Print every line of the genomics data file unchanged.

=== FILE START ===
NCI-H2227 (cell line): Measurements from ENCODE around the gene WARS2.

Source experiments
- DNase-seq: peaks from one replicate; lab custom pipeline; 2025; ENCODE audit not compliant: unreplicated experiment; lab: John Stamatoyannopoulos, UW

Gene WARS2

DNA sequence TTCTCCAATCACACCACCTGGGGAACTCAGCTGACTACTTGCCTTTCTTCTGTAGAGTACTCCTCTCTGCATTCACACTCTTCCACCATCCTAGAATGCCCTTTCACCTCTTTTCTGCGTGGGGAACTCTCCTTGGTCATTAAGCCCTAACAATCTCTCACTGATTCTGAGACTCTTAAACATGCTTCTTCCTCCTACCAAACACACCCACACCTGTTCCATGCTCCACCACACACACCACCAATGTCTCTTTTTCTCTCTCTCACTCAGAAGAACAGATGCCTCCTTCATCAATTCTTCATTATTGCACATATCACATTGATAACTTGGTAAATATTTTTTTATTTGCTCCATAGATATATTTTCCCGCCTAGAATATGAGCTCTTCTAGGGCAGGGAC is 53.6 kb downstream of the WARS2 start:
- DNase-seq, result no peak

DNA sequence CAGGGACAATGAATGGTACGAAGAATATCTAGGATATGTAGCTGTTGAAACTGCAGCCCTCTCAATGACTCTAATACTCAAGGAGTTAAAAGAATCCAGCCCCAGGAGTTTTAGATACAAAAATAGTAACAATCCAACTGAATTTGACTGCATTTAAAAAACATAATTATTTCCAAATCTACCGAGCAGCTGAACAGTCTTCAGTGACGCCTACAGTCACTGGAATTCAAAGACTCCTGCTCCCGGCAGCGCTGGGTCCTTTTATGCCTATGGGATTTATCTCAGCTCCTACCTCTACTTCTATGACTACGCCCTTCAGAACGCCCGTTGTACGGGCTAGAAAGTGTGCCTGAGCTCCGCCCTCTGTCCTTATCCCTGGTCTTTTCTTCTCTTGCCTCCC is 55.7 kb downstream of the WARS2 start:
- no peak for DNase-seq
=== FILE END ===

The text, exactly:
NCI-H2227 (cell line): Measurements from ENCODE around the gene WARS2.

Source experiments
- DNase-seq: peaks from one replicate; lab custom pipeline; 2025; ENCODE audit not compliant: unreplicated experiment; lab: John Stamatoyannopoulos, UW

Gene WARS2

DNA sequence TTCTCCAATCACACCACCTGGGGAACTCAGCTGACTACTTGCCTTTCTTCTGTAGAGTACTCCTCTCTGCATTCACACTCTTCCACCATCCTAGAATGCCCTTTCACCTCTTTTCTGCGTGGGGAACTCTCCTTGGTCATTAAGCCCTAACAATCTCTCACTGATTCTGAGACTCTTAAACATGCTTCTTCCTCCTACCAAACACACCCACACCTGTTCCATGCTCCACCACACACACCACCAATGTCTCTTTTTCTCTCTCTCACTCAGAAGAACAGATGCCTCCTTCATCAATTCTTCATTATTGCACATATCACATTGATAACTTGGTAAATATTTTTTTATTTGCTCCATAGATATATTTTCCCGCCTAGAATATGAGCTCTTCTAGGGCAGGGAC is 53.6 kb downstream of the WARS2 start:
- DNase-seq, result no peak

DNA sequence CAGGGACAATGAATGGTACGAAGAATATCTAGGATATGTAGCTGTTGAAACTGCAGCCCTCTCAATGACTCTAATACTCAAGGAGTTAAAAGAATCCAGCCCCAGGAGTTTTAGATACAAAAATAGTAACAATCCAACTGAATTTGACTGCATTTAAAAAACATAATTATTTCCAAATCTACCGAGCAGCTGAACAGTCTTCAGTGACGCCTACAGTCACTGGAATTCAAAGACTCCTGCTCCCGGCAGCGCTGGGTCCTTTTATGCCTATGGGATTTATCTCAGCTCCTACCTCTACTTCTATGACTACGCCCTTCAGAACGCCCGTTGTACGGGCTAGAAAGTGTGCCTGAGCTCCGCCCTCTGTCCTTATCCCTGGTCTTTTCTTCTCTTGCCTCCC is 55.7 kb downstream of the WARS2 start:
- no peak for DNase-seq